*      are no *real* race conditions */
    got_data = true;
}

void did_it_work(void *) {
    /* Print some debug information. */
    if(got_data) {
        Serial.println("Got some data.");
        got_data = false;
    }
}

void setup() {
    /* Start the serial connection. */
    Serial.begin(9600);

    /* Initialise the scheduler. */
    sched_init(&sched);

    /* Register the serial polling task to run every 5ms. */
    struct task_t serial_task;
    task_clear(&serial_task);
    serial_task.task = check_serial;
    serial_task.mtime = 5;
    serial_task.flag = PERIODIC;
    sched_register(&sched, serial_task);

    /* Register the debug output task to run every 200ms. */
    struct task_t debug_task;
    task_clear(&debug_task);
    debug_task.task = did_it_work;
    debug_task.mtime = 200;
    debug_task.flag = PERIODIC;
    sched_register(&sched, debug_task);
}

void loop() {
    sched_tick(&sched);
}

Arguments

Say you want to run some scheduled task with an argument. All you have to do is make sure that your function:

The following is the above LED example, rewritten to use arguments instead of two separate functions.

/* Global scheduler state. */
struct sched_t sched;

/* Global on/off states so that arguments don't need to be malloc'd. */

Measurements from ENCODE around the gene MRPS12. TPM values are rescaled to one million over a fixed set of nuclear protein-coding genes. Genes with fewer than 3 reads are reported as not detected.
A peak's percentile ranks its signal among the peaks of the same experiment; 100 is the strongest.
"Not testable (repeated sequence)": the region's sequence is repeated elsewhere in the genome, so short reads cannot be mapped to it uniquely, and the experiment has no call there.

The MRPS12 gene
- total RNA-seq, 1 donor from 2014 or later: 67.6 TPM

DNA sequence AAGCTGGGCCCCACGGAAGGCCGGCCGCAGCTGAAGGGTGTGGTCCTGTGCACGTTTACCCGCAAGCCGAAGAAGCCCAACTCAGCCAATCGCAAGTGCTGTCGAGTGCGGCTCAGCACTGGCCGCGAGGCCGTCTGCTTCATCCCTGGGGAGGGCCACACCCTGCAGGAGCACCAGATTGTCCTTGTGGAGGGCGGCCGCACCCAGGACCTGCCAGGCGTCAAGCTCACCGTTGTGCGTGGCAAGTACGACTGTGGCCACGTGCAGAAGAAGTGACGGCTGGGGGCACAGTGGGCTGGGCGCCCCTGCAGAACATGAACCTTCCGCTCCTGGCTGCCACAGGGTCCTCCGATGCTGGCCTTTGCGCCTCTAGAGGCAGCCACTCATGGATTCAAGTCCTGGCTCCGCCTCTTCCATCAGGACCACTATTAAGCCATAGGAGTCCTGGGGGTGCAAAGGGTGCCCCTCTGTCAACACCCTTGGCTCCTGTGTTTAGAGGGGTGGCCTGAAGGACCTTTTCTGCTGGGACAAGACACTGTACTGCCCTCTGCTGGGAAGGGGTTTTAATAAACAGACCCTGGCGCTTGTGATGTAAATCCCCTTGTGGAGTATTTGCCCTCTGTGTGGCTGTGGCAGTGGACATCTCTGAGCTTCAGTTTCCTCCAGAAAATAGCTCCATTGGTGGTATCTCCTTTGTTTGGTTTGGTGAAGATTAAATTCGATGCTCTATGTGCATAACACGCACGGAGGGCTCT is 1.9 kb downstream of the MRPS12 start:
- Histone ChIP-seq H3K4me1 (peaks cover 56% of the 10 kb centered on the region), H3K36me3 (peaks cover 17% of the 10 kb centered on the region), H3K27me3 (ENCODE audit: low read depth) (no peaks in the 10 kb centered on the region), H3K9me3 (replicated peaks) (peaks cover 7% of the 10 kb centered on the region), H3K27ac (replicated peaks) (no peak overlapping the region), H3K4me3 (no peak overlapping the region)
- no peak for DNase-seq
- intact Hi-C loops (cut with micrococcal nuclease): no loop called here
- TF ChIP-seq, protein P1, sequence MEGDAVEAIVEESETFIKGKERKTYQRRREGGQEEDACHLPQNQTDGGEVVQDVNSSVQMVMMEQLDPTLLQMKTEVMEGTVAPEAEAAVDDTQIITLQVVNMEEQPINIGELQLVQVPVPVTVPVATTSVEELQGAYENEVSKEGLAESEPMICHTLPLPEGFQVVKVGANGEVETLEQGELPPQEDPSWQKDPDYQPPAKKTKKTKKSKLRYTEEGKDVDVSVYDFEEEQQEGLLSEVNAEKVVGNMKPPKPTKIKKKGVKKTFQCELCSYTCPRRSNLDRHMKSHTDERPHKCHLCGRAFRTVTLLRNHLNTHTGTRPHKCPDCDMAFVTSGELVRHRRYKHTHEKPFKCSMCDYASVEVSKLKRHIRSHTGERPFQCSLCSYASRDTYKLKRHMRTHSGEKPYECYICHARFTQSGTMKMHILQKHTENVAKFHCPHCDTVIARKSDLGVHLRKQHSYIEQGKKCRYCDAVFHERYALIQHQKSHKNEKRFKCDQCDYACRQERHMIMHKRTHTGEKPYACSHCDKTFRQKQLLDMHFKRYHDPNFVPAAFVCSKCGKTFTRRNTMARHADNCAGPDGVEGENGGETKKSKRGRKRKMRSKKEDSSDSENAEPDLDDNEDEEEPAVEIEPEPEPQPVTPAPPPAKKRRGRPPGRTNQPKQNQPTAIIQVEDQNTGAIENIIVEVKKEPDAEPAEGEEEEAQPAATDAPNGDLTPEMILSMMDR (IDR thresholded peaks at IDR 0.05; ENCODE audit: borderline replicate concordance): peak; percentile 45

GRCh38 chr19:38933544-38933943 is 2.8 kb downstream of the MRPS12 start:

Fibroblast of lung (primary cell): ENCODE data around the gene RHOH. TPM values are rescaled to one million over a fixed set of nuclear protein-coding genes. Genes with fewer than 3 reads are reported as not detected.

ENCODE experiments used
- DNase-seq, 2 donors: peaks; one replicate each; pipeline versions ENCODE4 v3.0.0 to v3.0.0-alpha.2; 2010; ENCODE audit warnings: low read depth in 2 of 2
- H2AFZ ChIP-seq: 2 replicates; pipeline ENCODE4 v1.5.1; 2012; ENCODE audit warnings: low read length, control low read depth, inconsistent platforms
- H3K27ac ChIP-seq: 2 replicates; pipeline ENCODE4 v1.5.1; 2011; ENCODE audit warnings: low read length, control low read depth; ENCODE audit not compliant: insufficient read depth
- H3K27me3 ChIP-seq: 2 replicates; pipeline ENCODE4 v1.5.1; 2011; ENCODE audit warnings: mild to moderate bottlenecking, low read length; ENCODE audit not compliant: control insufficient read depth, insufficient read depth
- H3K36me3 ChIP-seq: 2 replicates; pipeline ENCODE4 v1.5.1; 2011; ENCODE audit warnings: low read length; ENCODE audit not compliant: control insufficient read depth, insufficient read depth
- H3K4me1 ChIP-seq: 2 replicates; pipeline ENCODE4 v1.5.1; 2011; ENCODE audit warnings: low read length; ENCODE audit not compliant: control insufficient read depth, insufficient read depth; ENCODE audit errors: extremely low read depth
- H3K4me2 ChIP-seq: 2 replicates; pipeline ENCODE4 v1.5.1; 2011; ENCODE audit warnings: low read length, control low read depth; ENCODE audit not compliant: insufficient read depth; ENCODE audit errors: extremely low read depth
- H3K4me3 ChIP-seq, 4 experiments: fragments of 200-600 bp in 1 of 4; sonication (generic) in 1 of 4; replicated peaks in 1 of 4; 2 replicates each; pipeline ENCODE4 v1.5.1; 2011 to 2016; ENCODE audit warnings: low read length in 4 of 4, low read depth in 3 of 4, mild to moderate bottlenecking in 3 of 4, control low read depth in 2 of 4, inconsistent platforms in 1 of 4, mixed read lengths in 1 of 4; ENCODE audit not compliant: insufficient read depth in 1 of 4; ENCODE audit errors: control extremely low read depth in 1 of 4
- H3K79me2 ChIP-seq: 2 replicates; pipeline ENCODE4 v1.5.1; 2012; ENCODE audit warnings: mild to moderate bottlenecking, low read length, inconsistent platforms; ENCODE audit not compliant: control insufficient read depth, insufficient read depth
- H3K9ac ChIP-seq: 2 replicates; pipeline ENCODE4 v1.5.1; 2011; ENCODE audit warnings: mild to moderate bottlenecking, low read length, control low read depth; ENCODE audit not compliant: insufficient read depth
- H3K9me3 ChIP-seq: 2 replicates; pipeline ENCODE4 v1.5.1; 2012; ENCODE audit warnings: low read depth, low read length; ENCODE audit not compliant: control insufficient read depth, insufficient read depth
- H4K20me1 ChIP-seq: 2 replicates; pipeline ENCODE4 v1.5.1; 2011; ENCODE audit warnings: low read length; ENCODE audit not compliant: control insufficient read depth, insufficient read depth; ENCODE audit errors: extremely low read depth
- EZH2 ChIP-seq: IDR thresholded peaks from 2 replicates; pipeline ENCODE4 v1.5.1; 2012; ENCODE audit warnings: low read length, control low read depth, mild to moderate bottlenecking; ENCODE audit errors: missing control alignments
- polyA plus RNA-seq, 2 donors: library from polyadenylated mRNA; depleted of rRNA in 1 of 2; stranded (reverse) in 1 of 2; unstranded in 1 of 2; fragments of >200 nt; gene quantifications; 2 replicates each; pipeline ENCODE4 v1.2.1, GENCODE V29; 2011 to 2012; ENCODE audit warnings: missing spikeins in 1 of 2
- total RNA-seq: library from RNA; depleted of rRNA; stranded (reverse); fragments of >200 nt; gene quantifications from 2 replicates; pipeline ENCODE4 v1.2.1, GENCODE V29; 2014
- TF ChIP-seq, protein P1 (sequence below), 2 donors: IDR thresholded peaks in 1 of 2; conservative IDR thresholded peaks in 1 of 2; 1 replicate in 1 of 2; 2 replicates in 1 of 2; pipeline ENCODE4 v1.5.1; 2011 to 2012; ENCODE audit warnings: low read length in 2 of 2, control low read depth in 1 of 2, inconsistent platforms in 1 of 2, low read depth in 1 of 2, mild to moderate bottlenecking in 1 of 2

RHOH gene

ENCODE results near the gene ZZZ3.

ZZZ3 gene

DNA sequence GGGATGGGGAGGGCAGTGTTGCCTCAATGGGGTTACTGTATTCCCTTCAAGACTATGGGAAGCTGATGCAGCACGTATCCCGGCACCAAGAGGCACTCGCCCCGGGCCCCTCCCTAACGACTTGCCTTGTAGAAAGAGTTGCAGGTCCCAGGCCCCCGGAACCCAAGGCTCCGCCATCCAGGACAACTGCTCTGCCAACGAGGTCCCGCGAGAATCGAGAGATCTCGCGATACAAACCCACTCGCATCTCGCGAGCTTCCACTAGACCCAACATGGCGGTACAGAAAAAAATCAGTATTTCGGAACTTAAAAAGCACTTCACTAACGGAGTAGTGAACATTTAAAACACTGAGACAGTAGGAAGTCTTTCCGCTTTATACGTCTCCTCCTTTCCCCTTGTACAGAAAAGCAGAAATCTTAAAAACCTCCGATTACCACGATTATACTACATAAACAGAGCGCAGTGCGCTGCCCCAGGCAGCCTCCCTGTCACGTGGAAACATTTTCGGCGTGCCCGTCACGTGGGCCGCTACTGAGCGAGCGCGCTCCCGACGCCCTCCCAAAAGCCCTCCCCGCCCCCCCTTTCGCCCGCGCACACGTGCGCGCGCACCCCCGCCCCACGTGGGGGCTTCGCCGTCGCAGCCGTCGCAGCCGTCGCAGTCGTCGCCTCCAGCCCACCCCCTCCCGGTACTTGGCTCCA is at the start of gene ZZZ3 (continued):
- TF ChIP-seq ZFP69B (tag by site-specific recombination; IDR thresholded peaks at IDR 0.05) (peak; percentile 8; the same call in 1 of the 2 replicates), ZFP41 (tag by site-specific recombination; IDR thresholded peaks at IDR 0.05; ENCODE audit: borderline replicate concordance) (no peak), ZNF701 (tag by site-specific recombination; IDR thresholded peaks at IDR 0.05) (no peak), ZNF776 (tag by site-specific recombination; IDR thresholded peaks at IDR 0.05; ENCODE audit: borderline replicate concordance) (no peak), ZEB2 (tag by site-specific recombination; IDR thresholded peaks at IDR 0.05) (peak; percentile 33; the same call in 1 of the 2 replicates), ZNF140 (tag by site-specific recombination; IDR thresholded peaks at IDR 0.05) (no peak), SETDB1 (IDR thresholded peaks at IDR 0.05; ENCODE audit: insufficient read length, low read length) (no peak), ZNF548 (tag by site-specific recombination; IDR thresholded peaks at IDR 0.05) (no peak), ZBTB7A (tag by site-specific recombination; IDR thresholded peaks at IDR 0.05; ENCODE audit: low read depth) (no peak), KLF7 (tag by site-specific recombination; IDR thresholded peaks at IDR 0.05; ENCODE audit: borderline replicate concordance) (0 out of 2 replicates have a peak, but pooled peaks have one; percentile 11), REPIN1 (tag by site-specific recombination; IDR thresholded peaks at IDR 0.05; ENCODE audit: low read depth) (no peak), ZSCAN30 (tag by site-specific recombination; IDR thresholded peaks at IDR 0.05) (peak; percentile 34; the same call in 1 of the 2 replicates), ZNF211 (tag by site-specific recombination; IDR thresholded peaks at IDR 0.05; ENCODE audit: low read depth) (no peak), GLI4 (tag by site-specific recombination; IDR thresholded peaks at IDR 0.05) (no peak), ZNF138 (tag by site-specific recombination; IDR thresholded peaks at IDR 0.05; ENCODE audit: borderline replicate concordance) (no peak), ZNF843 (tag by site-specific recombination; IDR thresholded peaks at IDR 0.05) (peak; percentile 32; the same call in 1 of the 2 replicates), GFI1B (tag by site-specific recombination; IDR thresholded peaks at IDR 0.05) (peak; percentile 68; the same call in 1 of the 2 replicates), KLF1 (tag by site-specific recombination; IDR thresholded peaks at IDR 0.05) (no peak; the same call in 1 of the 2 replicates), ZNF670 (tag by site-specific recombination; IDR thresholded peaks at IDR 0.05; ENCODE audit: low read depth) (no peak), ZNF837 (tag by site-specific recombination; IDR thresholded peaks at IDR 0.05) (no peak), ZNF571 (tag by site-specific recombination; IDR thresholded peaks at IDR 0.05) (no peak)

bool on = true;
bool off = false;

void led(bool *state) {
    bool *next = NULL;

    /* State machine for the LED. */
    switch(*state) {
        case true:
            /* XXX: Turn the LED on here. */
            /* ... */

            /* Set the next argument. */
            next = &off;
            break;
        case false:
            /* XXX: Turn the LED off here. */
            /* ... */

            /* Set the next argument. */
            next = &on;
            break;
    }

    /* Register the next task. */
    struct task_t task;
    task_clear(&task);
    task.task = (task_fp) led, /* Make sure you cast the function pointer. */
    task.task_arg = next,
    task.mtime = 500,
    task.flag = ONCE,
    sched_register(&sched, task);
}

void setup() {
    /* Initialise the scheduler. */
    sched_init(&sched);

    /* Register the task with the argument &on */
    task_clear(&task);
    task.task = (task_fp) led, /* Make sure you cast the function pointer. */
    task.task_arg = &on,
    task.mtime = 500,
    task.flag = ONCE,
    sched_register(&sched, task);
}

void loop() {
    sched_tick(&sched);
}

How Does it Work?

sched_tick() is basically a function which checks through each of the registered tasks and checks if they should be fired. When they are fired, the correct callbacks and deregistration (or registration) functions are called. The actual source code for the scheduler is about 200 lines of code, due to it’s relatively simple design.

What’s Next?